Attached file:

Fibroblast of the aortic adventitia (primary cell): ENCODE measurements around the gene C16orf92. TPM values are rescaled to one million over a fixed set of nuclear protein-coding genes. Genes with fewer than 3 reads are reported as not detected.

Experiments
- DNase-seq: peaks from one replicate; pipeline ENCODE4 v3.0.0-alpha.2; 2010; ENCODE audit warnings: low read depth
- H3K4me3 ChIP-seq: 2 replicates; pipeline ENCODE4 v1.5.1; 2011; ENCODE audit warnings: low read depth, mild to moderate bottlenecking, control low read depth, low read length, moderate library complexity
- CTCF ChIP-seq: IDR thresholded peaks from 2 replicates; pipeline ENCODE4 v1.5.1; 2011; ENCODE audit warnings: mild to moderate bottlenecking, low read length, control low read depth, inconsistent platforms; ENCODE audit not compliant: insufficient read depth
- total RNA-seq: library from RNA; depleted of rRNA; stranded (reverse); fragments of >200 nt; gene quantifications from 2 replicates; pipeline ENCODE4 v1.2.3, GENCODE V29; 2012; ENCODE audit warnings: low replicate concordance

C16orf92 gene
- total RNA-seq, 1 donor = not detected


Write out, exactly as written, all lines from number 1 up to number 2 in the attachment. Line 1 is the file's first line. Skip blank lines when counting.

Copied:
Fibroblast of the aortic adventitia (primary cell): ENCODE measurements around the gene C16orf92. TPM values are rescaled to one million over a fixed set of nuclear protein-coding genes. Genes with fewer than 3 reads are reported as not detected.

Experiments